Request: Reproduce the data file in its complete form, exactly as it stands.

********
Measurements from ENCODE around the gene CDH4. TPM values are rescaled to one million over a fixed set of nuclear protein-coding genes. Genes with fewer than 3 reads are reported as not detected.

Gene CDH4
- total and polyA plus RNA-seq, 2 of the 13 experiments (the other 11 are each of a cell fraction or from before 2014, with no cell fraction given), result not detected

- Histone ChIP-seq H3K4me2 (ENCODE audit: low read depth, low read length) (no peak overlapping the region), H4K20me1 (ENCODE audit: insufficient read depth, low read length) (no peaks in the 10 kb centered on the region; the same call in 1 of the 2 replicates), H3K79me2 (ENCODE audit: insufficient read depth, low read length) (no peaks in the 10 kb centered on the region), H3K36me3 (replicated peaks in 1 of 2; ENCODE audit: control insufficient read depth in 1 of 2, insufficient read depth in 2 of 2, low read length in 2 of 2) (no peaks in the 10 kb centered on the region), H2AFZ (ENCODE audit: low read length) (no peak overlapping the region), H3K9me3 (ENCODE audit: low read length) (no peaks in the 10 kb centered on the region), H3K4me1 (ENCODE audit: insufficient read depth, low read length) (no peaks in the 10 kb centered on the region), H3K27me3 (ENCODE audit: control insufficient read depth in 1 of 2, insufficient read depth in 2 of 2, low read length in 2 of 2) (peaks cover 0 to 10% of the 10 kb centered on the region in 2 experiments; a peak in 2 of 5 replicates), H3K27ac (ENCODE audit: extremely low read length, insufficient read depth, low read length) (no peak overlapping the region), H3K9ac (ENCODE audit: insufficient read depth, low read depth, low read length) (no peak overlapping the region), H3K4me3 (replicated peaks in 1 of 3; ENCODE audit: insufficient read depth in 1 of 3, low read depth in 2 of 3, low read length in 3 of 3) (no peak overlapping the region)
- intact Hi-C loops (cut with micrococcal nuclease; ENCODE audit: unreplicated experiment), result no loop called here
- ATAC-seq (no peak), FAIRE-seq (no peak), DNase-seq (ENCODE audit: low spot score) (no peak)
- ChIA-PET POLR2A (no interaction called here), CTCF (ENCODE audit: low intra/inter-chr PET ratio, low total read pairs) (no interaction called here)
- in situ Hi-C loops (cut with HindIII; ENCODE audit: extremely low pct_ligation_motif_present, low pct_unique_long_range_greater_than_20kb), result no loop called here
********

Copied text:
Measurements from ENCODE around the gene CDH4. TPM values are rescaled to one million over a fixed set of nuclear protein-coding genes. Genes with fewer than 3 reads are reported as not detected.

Gene CDH4
- total and polyA plus RNA-seq, 2 of the 13 experiments (the other 11 are each of a cell fraction or from before 2014, with no cell fraction given), result not detected

- Histone ChIP-seq H3K4me2 (ENCODE audit: low read depth, low read length) (no peak overlapping the region), H4K20me1 (ENCODE audit: insufficient read depth, low read length) (no peaks in the 10 kb centered on the region; the same call in 1 of the 2 replicates), H3K79me2 (ENCODE audit: insufficient read depth, low read length) (no peaks in the 10 kb centered on the region), H3K36me3 (replicated peaks in 1 of 2; ENCODE audit: control insufficient read depth in 1 of 2, insufficient read depth in 2 of 2, low read length in 2 of 2) (no peaks in the 10 kb centered on the region), H2AFZ (ENCODE audit: low read length) (no peak overlapping the region), H3K9me3 (ENCODE audit: low read length) (no peaks in the 10 kb centered on the region), H3K4me1 (ENCODE audit: insufficient read depth, low read length) (no peaks in the 10 kb centered on the region), H3K27me3 (ENCODE audit: control insufficient read depth in 1 of 2, insufficient read depth in 2 of 2, low read length in 2 of 2) (peaks cover 0 to 10% of the 10 kb centered on the region in 2 experiments; a peak in 2 of 5 replicates), H3K27ac (ENCODE audit: extremely low read length, insufficient read depth, low read length) (no peak overlapping the region), H3K9ac (ENCODE audit: insufficient read depth, low read depth, low read length) (no peak overlapping the region), H3K4me3 (replicated peaks in 1 of 3; ENCODE audit: insufficient read depth in 1 of 3, low read depth in 2 of 3, low read length in 3 of 3) (no peak overlapping the region)
- intact Hi-C loops (cut with micrococcal nuclease; ENCODE audit: unreplicated experiment), result no loop called here
- ATAC-seq (no peak), FAIRE-seq (no peak), DNase-seq (ENCODE audit: low spot score) (no peak)
- ChIA-PET POLR2A (no interaction called here), CTCF (ENCODE audit: low intra/inter-chr PET ratio, low total read pairs) (no interaction called here)
- in situ Hi-C loops (cut with HindIII; ENCODE audit: extremely low pct_ligation_motif_present, low pct_unique_long_range_greater_than_20kb), result no loop called here